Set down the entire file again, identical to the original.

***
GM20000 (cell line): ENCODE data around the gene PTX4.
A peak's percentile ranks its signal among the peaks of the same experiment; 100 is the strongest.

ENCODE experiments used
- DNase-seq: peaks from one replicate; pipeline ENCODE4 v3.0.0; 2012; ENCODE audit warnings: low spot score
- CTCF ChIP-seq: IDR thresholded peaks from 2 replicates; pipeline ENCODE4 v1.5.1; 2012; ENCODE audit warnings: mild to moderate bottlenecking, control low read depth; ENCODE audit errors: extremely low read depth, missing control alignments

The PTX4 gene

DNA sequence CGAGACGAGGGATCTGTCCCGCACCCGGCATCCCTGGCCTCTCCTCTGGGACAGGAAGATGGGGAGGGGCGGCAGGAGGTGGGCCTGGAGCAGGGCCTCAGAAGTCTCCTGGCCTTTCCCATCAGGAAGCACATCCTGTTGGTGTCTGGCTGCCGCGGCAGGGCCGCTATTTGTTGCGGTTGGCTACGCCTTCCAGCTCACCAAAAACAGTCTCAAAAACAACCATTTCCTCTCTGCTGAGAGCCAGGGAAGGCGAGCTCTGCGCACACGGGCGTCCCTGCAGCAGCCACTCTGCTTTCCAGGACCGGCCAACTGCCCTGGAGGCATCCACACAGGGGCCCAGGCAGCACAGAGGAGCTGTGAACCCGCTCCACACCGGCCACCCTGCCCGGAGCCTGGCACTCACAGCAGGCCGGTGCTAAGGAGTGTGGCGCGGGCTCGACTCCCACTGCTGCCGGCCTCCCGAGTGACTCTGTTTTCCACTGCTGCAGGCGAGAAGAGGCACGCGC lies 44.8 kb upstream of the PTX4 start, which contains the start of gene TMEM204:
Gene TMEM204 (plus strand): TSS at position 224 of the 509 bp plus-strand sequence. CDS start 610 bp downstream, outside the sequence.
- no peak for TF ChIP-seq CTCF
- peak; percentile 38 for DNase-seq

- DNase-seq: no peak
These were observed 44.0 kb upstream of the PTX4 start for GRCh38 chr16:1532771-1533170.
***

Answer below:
GM20000 (cell line): ENCODE data around the gene PTX4.
A peak's percentile ranks its signal among the peaks of the same experiment; 100 is the strongest.

ENCODE experiments used
- DNase-seq: peaks from one replicate; pipeline ENCODE4 v3.0.0; 2012; ENCODE audit warnings: low spot score
- CTCF ChIP-seq: IDR thresholded peaks from 2 replicates; pipeline ENCODE4 v1.5.1; 2012; ENCODE audit warnings: mild to moderate bottlenecking, control low read depth; ENCODE audit errors: extremely low read depth, missing control alignments

The PTX4 gene

DNA sequence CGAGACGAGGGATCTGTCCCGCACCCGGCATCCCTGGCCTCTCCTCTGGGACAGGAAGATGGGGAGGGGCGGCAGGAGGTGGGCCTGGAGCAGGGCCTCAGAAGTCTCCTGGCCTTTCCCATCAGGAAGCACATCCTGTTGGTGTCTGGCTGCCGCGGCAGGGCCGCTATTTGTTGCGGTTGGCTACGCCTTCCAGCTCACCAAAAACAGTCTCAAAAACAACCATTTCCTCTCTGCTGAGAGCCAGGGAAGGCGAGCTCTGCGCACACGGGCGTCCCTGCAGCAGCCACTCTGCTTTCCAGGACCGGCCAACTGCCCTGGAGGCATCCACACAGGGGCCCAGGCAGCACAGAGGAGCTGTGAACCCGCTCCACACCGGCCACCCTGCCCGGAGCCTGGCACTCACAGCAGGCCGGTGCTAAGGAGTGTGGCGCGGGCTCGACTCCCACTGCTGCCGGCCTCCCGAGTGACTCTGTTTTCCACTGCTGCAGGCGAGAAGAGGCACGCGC lies 44.8 kb upstream of the PTX4 start, which contains the start of gene TMEM204:
Gene TMEM204 (plus strand): TSS at position 224 of the 509 bp plus-strand sequence. CDS start 610 bp downstream, outside the sequence.
- no peak for TF ChIP-seq CTCF
- peak; percentile 38 for DNase-seq

- DNase-seq: no peak
These were observed 44.0 kb upstream of the PTX4 start for GRCh38 chr16:1532771-1533170.